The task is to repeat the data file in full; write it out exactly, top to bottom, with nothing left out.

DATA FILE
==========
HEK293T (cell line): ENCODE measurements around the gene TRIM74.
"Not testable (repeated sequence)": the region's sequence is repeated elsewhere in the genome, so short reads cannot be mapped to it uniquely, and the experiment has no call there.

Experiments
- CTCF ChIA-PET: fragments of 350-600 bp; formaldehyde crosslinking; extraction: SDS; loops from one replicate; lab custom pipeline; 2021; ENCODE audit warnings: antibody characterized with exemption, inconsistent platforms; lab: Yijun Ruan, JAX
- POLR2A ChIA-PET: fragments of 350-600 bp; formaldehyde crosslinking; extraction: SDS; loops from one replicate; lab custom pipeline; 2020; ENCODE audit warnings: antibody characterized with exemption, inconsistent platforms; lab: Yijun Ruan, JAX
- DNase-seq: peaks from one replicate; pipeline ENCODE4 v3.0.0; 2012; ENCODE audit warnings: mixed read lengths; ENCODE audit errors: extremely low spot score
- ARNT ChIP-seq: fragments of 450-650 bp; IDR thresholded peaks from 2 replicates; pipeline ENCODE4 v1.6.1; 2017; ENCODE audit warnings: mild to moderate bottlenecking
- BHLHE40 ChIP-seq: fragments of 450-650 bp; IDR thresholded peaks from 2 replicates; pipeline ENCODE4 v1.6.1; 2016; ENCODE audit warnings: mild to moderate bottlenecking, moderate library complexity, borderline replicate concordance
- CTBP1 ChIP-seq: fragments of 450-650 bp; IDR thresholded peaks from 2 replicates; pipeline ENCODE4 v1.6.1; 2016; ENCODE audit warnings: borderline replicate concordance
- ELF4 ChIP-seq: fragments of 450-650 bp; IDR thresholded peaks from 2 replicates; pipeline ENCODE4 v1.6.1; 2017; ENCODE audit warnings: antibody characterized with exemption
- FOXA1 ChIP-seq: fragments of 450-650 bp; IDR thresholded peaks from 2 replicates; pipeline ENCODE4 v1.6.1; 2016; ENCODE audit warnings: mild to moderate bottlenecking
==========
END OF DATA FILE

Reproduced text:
HEK293T (cell line): ENCODE measurements around the gene TRIM74.
"Not testable (repeated sequence)": the region's sequence is repeated elsewhere in the genome, so short reads cannot be mapped to it uniquely, and the experiment has no call there.

Experiments
- CTCF ChIA-PET: fragments of 350-600 bp; formaldehyde crosslinking; extraction: SDS; loops from one replicate; lab custom pipeline; 2021; ENCODE audit warnings: antibody characterized with exemption, inconsistent platforms; lab: Yijun Ruan, JAX
- POLR2A ChIA-PET: fragments of 350-600 bp; formaldehyde crosslinking; extraction: SDS; loops from one replicate; lab custom pipeline; 2020; ENCODE audit warnings: antibody characterized with exemption, inconsistent platforms; lab: Yijun Ruan, JAX
- DNase-seq: peaks from one replicate; pipeline ENCODE4 v3.0.0; 2012; ENCODE audit warnings: mixed read lengths; ENCODE audit errors: extremely low spot score
- ARNT ChIP-seq: fragments of 450-650 bp; IDR thresholded peaks from 2 replicates; pipeline ENCODE4 v1.6.1; 2017; ENCODE audit warnings: mild to moderate bottlenecking
- BHLHE40 ChIP-seq: fragments of 450-650 bp; IDR thresholded peaks from 2 replicates; pipeline ENCODE4 v1.6.1; 2016; ENCODE audit warnings: mild to moderate bottlenecking, moderate library complexity, borderline replicate concordance
- CTBP1 ChIP-seq: fragments of 450-650 bp; IDR thresholded peaks from 2 replicates; pipeline ENCODE4 v1.6.1; 2016; ENCODE audit warnings: borderline replicate concordance
- ELF4 ChIP-seq: fragments of 450-650 bp; IDR thresholded peaks from 2 replicates; pipeline ENCODE4 v1.6.1; 2017; ENCODE audit warnings: antibody characterized with exemption
- FOXA1 ChIP-seq: fragments of 450-650 bp; IDR thresholded peaks from 2 replicates; pipeline ENCODE4 v1.6.1; 2016; ENCODE audit warnings: mild to moderate bottlenecking